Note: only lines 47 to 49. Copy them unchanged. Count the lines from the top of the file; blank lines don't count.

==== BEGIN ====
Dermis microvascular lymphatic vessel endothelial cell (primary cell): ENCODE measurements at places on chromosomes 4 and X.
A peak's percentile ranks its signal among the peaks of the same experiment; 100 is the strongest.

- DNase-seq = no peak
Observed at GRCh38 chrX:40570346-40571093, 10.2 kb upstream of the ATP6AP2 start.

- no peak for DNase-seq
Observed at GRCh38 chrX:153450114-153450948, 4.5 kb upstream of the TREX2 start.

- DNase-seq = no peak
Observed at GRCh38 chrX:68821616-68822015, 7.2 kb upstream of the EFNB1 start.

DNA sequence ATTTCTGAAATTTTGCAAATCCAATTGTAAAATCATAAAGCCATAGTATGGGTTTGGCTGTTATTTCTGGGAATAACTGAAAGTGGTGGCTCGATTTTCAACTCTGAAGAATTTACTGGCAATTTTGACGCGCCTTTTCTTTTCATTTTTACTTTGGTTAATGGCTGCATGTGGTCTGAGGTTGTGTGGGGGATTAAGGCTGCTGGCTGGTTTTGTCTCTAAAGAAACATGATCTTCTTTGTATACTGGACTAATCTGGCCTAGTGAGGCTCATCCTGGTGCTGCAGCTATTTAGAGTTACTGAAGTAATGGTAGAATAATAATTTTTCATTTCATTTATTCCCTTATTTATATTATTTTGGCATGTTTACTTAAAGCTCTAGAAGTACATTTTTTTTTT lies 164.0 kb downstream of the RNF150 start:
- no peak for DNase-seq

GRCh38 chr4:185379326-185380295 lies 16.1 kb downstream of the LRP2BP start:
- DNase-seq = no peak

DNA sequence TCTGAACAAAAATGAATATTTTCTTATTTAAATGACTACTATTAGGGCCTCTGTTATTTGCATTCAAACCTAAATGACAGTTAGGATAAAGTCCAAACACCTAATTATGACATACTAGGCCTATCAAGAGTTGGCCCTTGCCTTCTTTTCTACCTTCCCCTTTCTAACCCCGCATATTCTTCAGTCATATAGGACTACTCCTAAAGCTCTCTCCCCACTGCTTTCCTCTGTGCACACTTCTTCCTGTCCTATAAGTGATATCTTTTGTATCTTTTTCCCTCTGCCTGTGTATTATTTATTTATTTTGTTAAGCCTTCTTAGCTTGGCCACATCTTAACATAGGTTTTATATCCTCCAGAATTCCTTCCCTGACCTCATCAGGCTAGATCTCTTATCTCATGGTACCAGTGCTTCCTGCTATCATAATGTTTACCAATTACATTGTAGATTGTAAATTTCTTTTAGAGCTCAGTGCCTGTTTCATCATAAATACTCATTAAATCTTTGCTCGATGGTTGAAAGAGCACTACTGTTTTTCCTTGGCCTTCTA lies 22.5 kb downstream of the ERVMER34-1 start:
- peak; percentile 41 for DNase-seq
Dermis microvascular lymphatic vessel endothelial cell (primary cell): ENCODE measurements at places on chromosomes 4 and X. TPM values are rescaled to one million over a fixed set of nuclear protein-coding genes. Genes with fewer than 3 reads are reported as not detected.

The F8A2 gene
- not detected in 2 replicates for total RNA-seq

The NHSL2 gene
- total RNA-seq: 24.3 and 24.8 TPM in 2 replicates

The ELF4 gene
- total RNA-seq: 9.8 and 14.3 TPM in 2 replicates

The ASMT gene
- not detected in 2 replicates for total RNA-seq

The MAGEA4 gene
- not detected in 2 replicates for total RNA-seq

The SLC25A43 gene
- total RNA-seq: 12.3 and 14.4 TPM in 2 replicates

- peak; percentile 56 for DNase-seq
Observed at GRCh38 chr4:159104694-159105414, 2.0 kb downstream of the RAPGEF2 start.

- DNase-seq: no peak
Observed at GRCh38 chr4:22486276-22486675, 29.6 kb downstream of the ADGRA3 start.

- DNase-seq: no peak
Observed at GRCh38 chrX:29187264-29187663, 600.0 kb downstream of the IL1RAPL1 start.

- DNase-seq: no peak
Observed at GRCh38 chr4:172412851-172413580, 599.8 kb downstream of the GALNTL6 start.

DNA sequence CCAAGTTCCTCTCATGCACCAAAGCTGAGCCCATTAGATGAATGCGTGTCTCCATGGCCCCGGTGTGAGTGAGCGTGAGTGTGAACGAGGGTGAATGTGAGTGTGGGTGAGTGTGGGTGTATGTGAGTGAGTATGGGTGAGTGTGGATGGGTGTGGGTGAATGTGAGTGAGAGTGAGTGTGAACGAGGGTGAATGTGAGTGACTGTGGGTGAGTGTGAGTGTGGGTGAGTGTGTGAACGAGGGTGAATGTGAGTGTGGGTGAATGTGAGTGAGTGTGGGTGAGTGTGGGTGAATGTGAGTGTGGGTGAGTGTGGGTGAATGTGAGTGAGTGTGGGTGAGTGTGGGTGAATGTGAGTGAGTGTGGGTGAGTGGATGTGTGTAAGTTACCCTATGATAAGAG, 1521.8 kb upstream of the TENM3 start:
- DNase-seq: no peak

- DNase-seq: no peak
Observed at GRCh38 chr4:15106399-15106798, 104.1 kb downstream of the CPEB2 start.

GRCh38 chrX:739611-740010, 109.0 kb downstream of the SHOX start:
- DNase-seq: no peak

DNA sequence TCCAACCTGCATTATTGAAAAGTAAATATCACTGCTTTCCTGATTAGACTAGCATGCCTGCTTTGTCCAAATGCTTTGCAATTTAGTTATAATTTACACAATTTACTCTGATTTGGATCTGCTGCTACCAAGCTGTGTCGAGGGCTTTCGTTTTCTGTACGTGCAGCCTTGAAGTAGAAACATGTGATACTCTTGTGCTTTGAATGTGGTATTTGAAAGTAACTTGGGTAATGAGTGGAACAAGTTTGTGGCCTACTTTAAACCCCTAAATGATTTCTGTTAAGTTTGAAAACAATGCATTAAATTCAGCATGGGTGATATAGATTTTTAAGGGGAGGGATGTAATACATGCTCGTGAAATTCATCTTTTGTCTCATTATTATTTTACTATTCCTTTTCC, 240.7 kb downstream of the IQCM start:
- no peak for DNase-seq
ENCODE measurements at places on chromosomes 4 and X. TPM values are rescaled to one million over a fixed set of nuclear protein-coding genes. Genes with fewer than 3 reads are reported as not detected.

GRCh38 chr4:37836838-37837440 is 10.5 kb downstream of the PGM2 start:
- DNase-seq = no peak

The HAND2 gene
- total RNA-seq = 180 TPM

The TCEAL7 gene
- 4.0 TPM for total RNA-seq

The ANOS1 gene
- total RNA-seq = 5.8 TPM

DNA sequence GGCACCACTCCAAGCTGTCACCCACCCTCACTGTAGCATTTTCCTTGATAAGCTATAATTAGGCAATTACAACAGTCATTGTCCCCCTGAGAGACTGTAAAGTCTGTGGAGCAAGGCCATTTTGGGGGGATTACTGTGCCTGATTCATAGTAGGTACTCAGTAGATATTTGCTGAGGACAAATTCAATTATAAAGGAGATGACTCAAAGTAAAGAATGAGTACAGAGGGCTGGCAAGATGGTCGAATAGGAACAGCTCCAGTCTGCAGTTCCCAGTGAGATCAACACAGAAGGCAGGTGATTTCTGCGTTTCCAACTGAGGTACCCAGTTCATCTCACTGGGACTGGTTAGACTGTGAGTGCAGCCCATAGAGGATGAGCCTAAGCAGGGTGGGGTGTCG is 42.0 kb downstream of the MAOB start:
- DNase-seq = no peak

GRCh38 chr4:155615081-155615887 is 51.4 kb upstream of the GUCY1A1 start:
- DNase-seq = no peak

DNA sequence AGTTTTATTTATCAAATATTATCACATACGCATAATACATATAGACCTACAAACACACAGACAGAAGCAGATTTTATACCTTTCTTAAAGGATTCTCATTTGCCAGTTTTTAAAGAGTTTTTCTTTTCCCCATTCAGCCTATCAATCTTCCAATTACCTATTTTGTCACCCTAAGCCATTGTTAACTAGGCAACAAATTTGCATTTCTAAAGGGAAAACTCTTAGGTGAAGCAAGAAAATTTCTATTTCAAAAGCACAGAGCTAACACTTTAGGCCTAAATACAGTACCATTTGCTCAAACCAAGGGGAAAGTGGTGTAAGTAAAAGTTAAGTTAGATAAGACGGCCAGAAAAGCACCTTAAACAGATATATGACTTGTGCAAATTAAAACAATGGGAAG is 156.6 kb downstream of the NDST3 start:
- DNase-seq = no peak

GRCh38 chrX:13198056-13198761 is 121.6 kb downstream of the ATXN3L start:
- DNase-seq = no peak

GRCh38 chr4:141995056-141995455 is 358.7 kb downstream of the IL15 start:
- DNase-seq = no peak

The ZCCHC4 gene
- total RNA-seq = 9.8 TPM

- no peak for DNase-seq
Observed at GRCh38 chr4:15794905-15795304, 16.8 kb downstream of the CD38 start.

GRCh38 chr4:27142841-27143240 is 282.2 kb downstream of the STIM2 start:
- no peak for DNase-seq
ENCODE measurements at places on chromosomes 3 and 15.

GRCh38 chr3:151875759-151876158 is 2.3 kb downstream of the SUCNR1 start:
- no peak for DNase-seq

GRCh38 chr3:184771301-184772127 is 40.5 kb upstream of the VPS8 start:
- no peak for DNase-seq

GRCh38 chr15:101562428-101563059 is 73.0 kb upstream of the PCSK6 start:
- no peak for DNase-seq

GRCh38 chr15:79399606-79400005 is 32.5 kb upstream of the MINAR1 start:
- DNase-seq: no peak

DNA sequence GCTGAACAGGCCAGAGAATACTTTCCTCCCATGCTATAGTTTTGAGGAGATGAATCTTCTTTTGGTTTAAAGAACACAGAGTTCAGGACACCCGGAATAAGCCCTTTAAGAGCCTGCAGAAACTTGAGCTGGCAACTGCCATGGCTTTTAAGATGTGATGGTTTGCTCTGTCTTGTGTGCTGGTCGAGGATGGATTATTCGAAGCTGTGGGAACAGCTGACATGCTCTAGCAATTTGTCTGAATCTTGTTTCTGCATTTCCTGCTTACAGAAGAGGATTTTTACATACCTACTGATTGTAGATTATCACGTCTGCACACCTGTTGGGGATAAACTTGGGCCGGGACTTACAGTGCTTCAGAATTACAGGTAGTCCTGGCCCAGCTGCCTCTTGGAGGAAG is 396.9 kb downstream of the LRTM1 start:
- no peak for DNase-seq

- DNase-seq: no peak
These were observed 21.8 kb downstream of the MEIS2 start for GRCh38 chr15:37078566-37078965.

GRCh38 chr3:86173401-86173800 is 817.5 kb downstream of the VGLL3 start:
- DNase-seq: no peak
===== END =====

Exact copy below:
The HAND2 gene
- total RNA-seq = 180 TPM

The TCEAL7 gene